Chemotherapy Drugs (Mi - V)

*not all inclusive

Mitoxantrone (Novantrone): approved for administration as an infusion into a freely running intravenous line of a period of not less than 3 minutes. This drug has also been administered as a continuous infusion. Novantrone is generally believed to not be a vesicant (such as Daunorubicin and Doxorubicin). However, every precaution should be made to prevent extravasation of the solution. Extravasation usually results in a blue discoloration of the skin, which slowly fades.

The limiting toxicity for this drug is bone marrow suppression. Other side effects include nausea and vomiting (occurring in up to 50 percent of patients) and stomatitis. Abdominal pain, constipation, diarrhea and hair loss are infrequent.

Cardiac toxicity may also occur. In order to prevent this from happening the cumulative dose should not exceed 160 mg/m2. In patients with prior therapy with Novantrone, adriamycin or Daunorubicin and in individuals with prior radiotherapy the total dose should not exceed 120 mg/m2. Diagnostic indications for stopping Novantrone therapy are a decrease in ejection fraction (a measure of the ability of the heart to pump blood) by at least 10-20 percent.

Oxaliplatin: administered intravenously as either a short infusion or as a prolonged (120 hour) continuous infusion. Peripheral neuropathy (tingling and numbness of the hands and feet and sometimes the lips) is the dose limiting toxicity of this medication. Mild decreases in the white count and platelet count are also seen. However, in contrast to Cis-platin renal and liver effects have not been reported. Additionally, the neurotoxic effects of Oxaliplatin are relatively, rapidly reversible, in contrast to the effects of other platinum containing compounds. Cardiac toxicity has not been observed, nor has hair loss or hearing toxicity.

Paclitaxel (Taxol): administered as an intravenous infusion. Anaphylactic-like (hypersensitivity) reactions have been seen with administration of the drug. The reactions are characterized by wheezing, shortness of breath, facial flushing, facial swelling and decreased blood pressure. The reaction is thought to occur because of histamine release caused by the fluid (Chemophor) Taxol is dissolved in. Premedication with steroid, Benadryl and Cimetidine will help minimize this adverse effect.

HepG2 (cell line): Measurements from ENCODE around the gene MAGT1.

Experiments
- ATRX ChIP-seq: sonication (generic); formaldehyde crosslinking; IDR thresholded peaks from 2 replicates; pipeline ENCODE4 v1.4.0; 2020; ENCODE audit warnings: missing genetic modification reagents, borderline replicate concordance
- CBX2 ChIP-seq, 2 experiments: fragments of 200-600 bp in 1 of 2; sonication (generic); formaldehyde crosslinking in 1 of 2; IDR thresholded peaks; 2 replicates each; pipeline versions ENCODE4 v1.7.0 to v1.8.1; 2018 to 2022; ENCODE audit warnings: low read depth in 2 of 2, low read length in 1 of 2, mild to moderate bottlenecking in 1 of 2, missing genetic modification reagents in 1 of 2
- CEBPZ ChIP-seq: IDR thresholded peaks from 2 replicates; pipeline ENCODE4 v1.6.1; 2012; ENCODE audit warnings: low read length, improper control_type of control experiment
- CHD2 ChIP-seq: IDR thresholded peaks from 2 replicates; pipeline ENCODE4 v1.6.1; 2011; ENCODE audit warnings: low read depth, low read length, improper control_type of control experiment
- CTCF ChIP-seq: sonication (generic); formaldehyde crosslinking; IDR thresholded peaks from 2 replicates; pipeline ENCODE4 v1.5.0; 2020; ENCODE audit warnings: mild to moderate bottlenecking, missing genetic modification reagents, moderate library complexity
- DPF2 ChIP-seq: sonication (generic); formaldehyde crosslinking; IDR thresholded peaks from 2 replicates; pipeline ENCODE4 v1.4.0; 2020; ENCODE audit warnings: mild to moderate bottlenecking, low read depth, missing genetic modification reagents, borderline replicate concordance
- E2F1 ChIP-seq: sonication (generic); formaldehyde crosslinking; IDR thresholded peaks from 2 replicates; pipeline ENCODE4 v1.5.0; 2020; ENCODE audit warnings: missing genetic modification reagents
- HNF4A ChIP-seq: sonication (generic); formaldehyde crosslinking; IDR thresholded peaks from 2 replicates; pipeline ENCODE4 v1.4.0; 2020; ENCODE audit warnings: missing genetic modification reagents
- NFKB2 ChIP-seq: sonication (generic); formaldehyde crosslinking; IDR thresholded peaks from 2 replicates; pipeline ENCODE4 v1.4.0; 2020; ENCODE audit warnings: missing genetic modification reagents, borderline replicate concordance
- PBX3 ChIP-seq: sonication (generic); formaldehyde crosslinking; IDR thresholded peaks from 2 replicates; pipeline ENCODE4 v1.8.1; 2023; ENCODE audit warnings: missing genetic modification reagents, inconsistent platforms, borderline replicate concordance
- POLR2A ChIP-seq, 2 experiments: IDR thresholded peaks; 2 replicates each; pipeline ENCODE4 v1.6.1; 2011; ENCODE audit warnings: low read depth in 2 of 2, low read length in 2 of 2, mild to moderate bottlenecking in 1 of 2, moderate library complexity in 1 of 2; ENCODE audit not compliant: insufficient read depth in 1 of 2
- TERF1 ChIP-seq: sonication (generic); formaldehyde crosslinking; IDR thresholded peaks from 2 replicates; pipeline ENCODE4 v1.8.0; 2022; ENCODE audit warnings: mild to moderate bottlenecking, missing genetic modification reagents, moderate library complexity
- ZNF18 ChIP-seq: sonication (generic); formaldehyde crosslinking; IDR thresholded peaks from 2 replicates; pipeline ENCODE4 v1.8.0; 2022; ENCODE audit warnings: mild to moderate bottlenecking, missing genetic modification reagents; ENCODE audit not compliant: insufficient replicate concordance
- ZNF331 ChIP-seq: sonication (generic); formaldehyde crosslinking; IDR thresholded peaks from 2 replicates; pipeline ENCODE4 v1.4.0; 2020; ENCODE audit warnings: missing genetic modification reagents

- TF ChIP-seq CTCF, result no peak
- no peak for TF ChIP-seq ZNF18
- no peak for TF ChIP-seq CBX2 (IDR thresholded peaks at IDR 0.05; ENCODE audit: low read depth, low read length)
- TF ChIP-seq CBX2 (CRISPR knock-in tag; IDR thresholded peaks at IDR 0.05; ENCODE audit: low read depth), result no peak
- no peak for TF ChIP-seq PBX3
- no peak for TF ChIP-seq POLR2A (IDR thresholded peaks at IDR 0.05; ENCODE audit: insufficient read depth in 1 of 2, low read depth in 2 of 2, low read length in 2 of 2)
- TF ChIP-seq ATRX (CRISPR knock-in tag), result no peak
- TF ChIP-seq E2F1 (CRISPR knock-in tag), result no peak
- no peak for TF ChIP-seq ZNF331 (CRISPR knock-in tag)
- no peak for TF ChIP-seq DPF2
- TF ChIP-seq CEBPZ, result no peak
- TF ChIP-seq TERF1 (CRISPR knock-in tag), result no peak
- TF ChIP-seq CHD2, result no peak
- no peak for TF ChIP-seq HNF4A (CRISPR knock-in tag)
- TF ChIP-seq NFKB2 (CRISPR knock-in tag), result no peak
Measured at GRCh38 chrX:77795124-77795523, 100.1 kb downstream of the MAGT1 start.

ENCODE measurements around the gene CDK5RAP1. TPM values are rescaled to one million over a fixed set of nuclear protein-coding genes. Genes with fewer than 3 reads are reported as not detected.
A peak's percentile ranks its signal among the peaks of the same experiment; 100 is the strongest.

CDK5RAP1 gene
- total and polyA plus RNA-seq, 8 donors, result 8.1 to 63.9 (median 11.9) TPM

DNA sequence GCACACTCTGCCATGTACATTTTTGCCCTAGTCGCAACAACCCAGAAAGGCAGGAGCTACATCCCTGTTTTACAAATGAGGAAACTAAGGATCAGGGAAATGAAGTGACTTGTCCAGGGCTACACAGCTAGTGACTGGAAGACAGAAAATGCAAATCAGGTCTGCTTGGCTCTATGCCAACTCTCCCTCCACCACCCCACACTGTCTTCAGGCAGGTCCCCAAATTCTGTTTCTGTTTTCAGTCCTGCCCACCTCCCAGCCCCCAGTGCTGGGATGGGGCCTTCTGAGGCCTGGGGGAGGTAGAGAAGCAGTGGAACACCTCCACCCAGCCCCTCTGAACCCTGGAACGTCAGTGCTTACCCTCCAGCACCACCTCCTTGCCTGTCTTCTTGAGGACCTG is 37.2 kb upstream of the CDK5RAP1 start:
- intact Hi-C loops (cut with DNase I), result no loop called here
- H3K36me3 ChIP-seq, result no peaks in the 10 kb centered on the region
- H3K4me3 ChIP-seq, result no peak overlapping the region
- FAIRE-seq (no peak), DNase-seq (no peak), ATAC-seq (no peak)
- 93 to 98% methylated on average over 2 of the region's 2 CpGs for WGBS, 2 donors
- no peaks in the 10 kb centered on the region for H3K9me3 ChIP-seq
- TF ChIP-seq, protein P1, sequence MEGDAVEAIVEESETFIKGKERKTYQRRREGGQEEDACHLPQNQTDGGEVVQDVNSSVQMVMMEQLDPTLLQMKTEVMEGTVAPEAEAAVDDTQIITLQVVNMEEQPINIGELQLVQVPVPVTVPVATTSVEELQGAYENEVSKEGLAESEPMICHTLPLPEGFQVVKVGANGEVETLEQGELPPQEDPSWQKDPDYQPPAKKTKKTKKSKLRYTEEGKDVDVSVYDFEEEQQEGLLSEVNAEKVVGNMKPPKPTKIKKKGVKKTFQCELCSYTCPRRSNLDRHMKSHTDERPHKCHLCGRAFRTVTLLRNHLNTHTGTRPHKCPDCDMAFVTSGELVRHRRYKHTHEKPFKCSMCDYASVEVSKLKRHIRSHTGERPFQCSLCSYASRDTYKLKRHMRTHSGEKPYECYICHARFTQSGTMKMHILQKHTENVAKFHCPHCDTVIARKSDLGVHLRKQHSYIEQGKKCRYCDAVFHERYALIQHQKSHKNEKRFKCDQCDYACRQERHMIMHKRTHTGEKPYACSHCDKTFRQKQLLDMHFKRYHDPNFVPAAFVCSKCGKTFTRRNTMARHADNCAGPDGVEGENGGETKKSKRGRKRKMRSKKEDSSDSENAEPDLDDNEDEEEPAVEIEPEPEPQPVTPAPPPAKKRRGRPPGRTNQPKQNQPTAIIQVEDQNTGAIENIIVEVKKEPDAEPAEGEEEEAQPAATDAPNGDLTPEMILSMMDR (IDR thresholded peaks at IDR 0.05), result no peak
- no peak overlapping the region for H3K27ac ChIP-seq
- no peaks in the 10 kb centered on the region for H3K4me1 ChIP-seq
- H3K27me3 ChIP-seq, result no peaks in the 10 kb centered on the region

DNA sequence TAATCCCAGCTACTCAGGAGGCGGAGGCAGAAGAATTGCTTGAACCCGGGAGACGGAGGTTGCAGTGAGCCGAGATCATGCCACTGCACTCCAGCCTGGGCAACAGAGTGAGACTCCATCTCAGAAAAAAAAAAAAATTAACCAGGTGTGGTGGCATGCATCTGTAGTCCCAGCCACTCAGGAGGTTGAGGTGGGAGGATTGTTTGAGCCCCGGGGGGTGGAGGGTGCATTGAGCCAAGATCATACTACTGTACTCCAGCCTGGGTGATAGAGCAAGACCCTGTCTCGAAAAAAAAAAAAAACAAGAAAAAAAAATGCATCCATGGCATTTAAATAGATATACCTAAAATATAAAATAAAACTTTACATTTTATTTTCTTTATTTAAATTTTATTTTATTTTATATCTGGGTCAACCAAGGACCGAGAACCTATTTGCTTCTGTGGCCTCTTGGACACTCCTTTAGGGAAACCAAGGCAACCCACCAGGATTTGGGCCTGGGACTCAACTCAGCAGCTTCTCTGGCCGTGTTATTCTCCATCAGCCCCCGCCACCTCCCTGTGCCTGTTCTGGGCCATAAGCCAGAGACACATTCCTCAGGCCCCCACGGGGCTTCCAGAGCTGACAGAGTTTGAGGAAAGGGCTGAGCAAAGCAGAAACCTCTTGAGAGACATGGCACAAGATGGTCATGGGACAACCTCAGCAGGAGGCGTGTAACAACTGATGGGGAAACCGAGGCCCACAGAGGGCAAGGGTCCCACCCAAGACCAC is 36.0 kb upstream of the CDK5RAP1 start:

The dose limiting side effect of Taxol is bone marrow suppression. Decreases in the white count are more predominant than platelet or red blood cell effects. Neuropathy, characterized by numbness, tingling and pain has also been seen. The neuropathy is typically reversible when the agent is discontinued. Symptom resolution usually occurs over several months. Heart side effects have been seen. Slowing of the heart rate (bradycardia) occurs but is usually short lived. However, rarely, the slowing is progressive leading to complete heart block.

Other effects include nausea and vomiting, diarrhea, mouth sores, hair loss and flu-like symptoms consisting of joint and muscle aches (arthralgia and myalgia), fever, rash, headache and fatigue.

Procarbazine (Matulane): administered orally or by slow intravenous infusion over 10-15 minutes. Procarbazine may interact with certain foods and medications and these should be discontinued during therapy with this medication to decrease the risk of adverse reaction. Below is a list of potential reactive drugs and foods.

Food or medication possible interaction–Ethanol (alcohol): severe gastrointestinal toxicity with nausea, vomiting. Possible visual problems; headache.

Sympathomimetics–Ephedrine, epinephrine, etc.: severe gastrointestinal toxicity with nausea, vomiting. Possible visual problems; headache.

Antidepressants–Tricyclics (i.e. Amitriptyline), Monoamine oxidase inhibitors: extremely high blood pressure, tremor, excitation. Additionally heart problems such as chest pain and abnormal heart rate.

Tyramine rich foods–Dark beer, cheese, wine, bananas, etc.: extremely high blood pressure, tremor, excitation. Additionally, heart problems such as chest pain and abnormal heart rate.

Central nervous system depressants–Narcotics (morphine, etc.), Barbiturates, Antihistamines (Benadryl, etc.), Phenothiazines, High blood pressure medications (Clonidine, etc.): potential respiratory depression secondary to additive effects.

Bone marrow suppression is the main toxic effect of this drug; platelets are selectively affected leading to an increased risk of bleeding. Other effects include nausea and vomiting, diarrhea and flu-like symptoms consisting of fever, chills, sweating, tiredness and joint and muscle aches. Skin reactions are rare but include hair loss, itchiness and rash. Nervous system toxicity includes dizziness, problems with walking, headache and numbness or tingling of the hands and feet. Additionally, double vision, eye sensitivity to light and swelling of the retina have been observed. Hormonally, loss of periods and absence of sperm production occur while on Procarbazine.